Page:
WHAT IS A FORENSIC SPEECH?
Forensic speech otherwise known as forensics is all about competitive public speaking and debate. The National Forensic League (NFL) in the USA organize these speech competitions with the aim of training. high school and college students to become excellent communicators. Public speaking and debate competitions have been held amongst high school students and college students since as far back as 1930.
This post is the 10th in a series of 10 posts describing 10 different types of speech, with examples and topics ideas. Please find below the other posts.
A lot of forensic competitions alumni have gone on to become celebrities and prominent members of the society. Some of them include Oprah Winfrey, Ted Tamer, Patricia Neal, Renee Zellweger and even members of the US Senate.
This is one of our posts on the types of speech series, should you be interested in learning about other types of speeches, please click on of the links below when you are done reading this article.
Types of Speech Series
In this article, I will be sharing some tips on how to excel at forensic public speaking and debate competitions. Let’s dive in.
7 TIPS FOR ACING YOUR NEXT FORENSICS SPEECH
1. Dress Right
Yes, we have all heard the saying that it’s all about what’s in your heart, not how you look, but when it comes to public speaking and debate competitions, looks do matter.
Remember you are going to be standing in front of an audience and a panel of judges who are definitely going to take dressing into account when scoring you.
As a rule of thumb, try to stand out from the other contestants. Dress so good that everyone notices. Your hair and nails should be well-groomed. Your clothes should be ironed and your shoes polished.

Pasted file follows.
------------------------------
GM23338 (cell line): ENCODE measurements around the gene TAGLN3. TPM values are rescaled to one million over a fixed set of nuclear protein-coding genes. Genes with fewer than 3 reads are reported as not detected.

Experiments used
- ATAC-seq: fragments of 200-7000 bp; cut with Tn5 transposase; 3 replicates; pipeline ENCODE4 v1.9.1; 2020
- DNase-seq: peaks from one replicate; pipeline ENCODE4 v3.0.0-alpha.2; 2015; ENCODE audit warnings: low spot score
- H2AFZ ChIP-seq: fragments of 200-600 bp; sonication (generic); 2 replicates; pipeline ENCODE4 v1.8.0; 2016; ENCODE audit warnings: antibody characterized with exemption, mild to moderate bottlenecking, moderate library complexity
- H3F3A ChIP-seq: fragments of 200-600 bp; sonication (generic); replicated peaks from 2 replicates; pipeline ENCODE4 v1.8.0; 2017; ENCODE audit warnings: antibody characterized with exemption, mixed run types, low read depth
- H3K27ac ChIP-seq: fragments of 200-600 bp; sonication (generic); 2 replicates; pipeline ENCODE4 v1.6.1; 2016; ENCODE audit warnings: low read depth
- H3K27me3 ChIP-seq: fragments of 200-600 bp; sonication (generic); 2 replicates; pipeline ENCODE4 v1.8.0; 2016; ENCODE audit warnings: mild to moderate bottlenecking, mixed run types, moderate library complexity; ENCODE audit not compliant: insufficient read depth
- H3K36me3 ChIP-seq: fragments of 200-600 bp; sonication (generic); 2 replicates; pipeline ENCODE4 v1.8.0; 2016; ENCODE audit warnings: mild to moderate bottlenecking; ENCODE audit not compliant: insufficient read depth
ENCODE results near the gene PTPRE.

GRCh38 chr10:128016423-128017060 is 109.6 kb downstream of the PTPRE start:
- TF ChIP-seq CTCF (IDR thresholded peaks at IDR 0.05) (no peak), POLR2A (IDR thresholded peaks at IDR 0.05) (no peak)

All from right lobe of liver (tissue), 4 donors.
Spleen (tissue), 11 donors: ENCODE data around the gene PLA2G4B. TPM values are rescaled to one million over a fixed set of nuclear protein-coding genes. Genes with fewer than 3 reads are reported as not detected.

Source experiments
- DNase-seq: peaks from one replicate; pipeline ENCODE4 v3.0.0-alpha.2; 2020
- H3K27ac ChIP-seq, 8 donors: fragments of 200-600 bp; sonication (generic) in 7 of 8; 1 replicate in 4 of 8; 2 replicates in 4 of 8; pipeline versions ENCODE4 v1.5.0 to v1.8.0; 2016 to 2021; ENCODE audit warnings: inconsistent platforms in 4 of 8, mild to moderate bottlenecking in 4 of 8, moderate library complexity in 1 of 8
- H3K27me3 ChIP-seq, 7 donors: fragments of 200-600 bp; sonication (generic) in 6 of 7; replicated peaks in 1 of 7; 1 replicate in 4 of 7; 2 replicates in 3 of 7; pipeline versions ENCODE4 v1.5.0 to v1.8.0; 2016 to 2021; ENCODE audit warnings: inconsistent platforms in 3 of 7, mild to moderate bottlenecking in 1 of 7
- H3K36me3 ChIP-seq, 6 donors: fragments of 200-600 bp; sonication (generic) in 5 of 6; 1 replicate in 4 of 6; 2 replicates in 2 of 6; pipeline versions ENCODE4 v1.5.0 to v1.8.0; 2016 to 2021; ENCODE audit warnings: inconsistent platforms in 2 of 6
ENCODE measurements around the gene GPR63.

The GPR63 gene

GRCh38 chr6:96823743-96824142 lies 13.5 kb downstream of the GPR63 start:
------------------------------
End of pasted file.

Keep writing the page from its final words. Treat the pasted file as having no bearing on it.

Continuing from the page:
Dress exceptionally well but don’t go overboard, a suit and tie are great for guys while a corporate dress or suit should be fine for ladies.
Practice makes perfect. If you want to have a shot at winning, you will have to do a lot of practice. Practice will help you memorize your speech and reduce feelings of stage fright. The more you practice the more confidence you get.
To get the most out of your practice sessions, get a coach or mentor. Someone who you can trust or someone who is knowledgeable in the act of public speaking. A coach will provide feedback to help you finesse the details of your speech. Your coach will be able to point out problems in your speech which you may have overlooked.
You are expected to have read extensively on the topic you are going to present. Read up a lot on the topic and gather as many materials as you can lay your hands upon. If you can demonstrate your depth and breadth of knowledge to the audience you will be rewarded.
You are also expected to write out your speech. You can refine it till it gets close to perfect. Remember to take your audience into consideration, your aim as a contestant in a public speaking competition is to impress the audience and judges. So, tailor your speech to do just that.
4. Be Confident & Passionate
Having adequately prepared by mastering the speech you are to give, looking clean and smart, and practiced in front of a test audience, you should be all set. Your confidence feeds off your level of preparedness. So, the harder you prepare, the more confident you are likely to be.